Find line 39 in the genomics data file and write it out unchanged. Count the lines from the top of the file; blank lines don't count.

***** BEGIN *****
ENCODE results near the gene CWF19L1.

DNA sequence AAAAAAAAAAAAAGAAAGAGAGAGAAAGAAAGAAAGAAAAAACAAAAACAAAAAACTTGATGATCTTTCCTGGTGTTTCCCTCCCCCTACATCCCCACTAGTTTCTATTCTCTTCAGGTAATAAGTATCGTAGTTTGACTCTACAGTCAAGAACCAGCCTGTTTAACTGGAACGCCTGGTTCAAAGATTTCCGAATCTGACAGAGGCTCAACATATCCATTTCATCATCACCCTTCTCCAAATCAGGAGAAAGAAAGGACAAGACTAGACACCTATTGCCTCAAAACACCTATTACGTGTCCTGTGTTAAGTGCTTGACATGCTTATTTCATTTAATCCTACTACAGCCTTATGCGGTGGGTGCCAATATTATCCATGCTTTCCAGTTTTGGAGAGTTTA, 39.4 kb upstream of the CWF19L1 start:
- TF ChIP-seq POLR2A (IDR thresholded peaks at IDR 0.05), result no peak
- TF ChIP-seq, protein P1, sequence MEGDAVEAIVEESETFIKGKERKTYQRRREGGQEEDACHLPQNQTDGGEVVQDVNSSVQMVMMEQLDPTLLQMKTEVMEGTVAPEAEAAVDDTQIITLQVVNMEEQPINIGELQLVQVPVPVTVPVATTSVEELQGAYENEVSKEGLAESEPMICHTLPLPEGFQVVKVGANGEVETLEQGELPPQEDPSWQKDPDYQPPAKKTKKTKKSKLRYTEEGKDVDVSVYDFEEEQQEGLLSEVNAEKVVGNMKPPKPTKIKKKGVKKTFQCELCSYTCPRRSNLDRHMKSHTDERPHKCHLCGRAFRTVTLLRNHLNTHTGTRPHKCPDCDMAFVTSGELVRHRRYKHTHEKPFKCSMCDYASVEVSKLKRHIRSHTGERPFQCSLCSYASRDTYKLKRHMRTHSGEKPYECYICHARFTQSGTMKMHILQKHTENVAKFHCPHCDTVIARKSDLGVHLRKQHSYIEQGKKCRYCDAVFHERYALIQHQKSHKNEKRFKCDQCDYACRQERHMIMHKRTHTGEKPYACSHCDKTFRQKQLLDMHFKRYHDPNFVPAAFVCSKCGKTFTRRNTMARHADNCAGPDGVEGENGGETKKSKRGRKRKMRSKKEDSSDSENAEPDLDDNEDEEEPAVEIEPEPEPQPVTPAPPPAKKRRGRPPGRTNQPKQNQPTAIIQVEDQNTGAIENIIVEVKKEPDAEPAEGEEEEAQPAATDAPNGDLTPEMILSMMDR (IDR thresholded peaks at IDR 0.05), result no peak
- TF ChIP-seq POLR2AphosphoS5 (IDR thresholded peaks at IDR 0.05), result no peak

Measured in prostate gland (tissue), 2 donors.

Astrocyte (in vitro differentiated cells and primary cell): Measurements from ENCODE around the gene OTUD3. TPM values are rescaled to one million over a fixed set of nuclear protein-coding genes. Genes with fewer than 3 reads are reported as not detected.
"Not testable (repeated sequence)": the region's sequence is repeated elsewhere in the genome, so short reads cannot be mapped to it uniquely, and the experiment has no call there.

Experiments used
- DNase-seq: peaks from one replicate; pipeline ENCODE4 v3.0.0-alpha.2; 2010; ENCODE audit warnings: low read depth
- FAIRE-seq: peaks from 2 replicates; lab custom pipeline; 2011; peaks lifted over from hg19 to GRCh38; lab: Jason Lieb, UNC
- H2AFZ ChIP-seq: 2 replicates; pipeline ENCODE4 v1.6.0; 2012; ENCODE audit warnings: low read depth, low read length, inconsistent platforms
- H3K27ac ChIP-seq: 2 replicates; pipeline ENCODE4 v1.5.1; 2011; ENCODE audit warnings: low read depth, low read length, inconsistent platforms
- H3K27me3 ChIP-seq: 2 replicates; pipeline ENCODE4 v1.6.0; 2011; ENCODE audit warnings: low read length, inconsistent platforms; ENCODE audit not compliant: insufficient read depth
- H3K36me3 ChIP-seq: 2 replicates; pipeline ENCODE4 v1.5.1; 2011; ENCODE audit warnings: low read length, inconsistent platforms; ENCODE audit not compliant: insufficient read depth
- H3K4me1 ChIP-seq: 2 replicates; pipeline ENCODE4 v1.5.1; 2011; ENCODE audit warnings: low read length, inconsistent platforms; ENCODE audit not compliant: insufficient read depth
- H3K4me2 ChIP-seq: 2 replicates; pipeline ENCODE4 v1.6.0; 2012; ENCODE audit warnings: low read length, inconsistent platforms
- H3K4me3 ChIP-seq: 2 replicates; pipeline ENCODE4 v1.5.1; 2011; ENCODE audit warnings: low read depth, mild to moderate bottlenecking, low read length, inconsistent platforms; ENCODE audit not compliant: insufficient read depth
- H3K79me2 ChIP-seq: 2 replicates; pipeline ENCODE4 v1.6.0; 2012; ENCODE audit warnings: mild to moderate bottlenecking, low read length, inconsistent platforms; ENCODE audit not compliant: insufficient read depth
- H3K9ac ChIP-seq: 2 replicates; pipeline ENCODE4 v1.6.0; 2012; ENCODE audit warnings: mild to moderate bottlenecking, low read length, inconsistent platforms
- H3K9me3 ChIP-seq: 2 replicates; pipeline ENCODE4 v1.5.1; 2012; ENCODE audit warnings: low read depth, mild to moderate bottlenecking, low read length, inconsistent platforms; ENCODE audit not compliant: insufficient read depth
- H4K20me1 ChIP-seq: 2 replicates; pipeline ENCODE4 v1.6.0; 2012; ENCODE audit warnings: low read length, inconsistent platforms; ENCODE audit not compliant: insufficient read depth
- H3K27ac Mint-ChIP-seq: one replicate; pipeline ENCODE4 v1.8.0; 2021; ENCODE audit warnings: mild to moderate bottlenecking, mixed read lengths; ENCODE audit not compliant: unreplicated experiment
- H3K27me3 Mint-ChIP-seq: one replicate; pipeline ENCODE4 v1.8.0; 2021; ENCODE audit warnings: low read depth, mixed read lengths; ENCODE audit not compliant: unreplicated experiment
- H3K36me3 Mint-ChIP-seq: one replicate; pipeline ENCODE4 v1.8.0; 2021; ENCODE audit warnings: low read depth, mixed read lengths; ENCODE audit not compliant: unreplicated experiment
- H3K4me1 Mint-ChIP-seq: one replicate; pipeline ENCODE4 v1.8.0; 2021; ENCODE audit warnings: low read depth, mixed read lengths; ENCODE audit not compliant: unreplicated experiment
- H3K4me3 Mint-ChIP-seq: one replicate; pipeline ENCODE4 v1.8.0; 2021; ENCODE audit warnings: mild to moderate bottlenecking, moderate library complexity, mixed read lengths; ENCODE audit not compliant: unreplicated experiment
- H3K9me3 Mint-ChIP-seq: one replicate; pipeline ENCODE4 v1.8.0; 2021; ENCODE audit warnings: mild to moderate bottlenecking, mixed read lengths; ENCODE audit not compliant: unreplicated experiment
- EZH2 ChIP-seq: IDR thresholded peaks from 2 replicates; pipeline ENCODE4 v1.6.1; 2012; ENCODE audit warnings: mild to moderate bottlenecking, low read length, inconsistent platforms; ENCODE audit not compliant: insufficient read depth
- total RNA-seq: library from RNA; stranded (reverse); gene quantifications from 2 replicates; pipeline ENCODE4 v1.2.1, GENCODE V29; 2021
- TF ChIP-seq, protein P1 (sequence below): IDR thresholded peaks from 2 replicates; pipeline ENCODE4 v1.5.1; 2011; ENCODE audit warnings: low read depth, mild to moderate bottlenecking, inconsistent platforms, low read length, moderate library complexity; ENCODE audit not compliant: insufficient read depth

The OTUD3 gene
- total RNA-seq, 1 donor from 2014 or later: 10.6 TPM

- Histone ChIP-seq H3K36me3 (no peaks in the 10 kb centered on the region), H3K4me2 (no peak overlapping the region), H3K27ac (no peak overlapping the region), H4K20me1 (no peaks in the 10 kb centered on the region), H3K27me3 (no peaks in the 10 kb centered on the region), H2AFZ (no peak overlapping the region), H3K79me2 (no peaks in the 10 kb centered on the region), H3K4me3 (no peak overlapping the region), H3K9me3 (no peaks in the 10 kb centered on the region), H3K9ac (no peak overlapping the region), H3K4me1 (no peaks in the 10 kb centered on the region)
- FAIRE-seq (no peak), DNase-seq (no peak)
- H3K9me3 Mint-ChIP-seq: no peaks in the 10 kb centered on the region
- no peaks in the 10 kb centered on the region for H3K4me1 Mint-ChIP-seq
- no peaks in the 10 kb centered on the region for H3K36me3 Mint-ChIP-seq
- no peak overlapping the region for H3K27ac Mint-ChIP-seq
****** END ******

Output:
- no peak overlapping the region for H3K27ac Mint-ChIP-seq